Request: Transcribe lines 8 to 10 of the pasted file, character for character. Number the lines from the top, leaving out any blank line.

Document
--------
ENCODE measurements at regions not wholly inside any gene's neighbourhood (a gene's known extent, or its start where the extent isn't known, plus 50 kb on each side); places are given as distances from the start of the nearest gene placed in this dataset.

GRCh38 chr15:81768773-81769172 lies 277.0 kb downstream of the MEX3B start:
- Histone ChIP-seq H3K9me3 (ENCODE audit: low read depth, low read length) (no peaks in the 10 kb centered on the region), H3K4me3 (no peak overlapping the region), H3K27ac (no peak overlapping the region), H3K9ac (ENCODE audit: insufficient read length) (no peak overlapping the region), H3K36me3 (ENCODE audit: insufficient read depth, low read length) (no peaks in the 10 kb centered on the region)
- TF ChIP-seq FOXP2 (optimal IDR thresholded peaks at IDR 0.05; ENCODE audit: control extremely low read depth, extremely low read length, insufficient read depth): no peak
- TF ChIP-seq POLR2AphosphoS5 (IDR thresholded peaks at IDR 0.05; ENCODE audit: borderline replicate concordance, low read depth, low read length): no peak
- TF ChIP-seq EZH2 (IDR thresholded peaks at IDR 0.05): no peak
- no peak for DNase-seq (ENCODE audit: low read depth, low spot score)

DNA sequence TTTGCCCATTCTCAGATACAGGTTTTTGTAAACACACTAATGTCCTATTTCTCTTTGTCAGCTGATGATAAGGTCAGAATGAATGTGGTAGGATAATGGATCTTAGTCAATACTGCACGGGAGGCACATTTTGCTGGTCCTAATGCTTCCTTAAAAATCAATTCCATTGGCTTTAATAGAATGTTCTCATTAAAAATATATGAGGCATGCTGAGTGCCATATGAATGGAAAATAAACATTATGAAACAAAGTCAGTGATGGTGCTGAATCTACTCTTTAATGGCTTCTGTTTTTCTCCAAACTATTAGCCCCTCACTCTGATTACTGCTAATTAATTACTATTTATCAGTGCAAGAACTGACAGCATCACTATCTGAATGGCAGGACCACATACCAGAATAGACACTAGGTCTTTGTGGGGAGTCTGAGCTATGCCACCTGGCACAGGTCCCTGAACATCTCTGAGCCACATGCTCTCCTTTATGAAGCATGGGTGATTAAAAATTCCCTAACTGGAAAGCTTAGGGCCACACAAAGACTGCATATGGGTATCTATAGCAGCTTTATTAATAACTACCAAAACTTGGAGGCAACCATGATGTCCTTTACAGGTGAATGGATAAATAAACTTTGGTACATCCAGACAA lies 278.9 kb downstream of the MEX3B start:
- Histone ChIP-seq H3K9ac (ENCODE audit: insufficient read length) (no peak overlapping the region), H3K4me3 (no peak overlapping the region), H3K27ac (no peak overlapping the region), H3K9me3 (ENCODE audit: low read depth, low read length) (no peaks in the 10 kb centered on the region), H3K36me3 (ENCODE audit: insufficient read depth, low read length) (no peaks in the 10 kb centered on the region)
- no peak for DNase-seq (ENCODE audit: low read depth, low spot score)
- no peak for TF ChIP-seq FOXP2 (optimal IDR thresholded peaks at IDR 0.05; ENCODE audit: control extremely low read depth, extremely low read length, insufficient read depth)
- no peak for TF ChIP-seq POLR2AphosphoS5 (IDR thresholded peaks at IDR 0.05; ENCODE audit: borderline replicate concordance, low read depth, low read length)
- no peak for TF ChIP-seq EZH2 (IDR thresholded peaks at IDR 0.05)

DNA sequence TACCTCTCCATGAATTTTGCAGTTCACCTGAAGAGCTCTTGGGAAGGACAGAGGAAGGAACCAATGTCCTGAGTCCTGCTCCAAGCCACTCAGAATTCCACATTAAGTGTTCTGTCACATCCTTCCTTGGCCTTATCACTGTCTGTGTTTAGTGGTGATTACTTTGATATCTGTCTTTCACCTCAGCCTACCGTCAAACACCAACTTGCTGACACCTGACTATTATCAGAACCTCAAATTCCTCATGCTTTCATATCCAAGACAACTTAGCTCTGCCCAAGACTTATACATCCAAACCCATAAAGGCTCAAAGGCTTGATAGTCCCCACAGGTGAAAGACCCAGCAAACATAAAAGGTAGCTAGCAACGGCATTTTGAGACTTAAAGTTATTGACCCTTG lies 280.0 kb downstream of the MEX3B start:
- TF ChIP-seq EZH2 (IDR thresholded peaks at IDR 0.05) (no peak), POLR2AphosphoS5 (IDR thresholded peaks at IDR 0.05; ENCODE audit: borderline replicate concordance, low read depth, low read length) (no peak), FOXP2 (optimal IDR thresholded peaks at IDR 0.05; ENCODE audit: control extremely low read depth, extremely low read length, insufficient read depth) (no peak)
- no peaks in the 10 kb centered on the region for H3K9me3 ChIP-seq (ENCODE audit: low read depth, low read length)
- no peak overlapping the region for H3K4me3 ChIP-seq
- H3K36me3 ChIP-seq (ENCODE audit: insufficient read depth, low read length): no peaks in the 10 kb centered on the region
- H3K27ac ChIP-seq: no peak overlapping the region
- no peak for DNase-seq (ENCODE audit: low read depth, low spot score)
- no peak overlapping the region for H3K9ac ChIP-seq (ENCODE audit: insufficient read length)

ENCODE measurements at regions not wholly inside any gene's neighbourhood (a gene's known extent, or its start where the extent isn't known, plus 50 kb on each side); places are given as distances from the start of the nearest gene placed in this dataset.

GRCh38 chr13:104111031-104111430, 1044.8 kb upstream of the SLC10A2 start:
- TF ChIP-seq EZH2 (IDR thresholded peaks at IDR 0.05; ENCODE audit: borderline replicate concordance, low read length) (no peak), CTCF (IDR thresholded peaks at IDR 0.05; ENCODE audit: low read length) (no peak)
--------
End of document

DNA sequence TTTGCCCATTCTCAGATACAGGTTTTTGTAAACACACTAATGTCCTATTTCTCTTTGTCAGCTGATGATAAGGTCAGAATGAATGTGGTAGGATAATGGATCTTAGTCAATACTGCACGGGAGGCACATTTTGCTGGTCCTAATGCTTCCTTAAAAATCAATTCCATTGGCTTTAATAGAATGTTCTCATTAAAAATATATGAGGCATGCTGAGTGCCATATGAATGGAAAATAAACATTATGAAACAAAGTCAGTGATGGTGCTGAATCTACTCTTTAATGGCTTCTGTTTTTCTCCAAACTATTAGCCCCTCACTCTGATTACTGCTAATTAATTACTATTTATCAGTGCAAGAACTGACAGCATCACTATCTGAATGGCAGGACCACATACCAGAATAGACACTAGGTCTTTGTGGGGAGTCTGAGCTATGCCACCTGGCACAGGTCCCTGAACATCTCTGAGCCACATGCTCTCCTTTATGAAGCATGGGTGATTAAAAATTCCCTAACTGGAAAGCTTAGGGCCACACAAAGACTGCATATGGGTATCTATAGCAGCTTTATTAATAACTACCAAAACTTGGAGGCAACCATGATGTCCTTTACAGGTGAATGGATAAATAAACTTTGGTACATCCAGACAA lies 278.9 kb downstream of the MEX3B start:
- Histone ChIP-seq H3K9ac (ENCODE audit: insufficient read length) (no peak overlapping the region), H3K4me3 (no peak overlapping the region), H3K27ac (no peak overlapping the region), H3K9me3 (ENCODE audit: low read depth, low read length) (no peaks in the 10 kb centered on the region), H3K36me3 (ENCODE audit: insufficient read depth, low read length) (no peaks in the 10 kb centered on the region)
- no peak for DNase-seq (ENCODE audit: low read depth, low spot score)